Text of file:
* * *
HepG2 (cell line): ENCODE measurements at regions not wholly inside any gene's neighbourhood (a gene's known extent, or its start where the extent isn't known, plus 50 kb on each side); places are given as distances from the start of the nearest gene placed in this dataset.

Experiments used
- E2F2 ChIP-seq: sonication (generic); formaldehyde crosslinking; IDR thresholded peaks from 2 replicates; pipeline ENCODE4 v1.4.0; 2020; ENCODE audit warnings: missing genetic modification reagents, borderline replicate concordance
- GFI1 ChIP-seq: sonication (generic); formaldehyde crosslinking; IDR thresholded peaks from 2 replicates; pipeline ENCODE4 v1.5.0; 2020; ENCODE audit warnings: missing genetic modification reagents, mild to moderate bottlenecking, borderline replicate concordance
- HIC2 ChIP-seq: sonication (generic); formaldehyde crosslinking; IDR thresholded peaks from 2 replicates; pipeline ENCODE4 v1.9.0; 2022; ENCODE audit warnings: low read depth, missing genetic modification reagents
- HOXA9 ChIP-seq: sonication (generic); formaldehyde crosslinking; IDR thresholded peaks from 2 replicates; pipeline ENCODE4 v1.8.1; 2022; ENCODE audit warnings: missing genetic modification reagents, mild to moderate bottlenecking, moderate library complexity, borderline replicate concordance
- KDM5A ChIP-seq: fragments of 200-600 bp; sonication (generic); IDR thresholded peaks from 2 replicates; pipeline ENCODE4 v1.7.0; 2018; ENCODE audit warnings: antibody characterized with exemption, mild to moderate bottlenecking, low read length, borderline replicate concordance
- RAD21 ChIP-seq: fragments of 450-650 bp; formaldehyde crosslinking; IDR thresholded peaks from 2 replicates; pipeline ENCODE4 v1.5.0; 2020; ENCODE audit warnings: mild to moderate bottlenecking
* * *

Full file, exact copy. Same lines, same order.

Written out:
HepG2 (cell line): ENCODE measurements at regions not wholly inside any gene's neighbourhood (a gene's known extent, or its start where the extent isn't known, plus 50 kb on each side); places are given as distances from the start of the nearest gene placed in this dataset.

Experiments used
- E2F2 ChIP-seq: sonication (generic); formaldehyde crosslinking; IDR thresholded peaks from 2 replicates; pipeline ENCODE4 v1.4.0; 2020; ENCODE audit warnings: missing genetic modification reagents, borderline replicate concordance
- GFI1 ChIP-seq: sonication (generic); formaldehyde crosslinking; IDR thresholded peaks from 2 replicates; pipeline ENCODE4 v1.5.0; 2020; ENCODE audit warnings: missing genetic modification reagents, mild to moderate bottlenecking, borderline replicate concordance
- HIC2 ChIP-seq: sonication (generic); formaldehyde crosslinking; IDR thresholded peaks from 2 replicates; pipeline ENCODE4 v1.9.0; 2022; ENCODE audit warnings: low read depth, missing genetic modification reagents
- HOXA9 ChIP-seq: sonication (generic); formaldehyde crosslinking; IDR thresholded peaks from 2 replicates; pipeline ENCODE4 v1.8.1; 2022; ENCODE audit warnings: missing genetic modification reagents, mild to moderate bottlenecking, moderate library complexity, borderline replicate concordance
- KDM5A ChIP-seq: fragments of 200-600 bp; sonication (generic); IDR thresholded peaks from 2 replicates; pipeline ENCODE4 v1.7.0; 2018; ENCODE audit warnings: antibody characterized with exemption, mild to moderate bottlenecking, low read length, borderline replicate concordance
- RAD21 ChIP-seq: fragments of 450-650 bp; formaldehyde crosslinking; IDR thresholded peaks from 2 replicates; pipeline ENCODE4 v1.5.0; 2020; ENCODE audit warnings: mild to moderate bottlenecking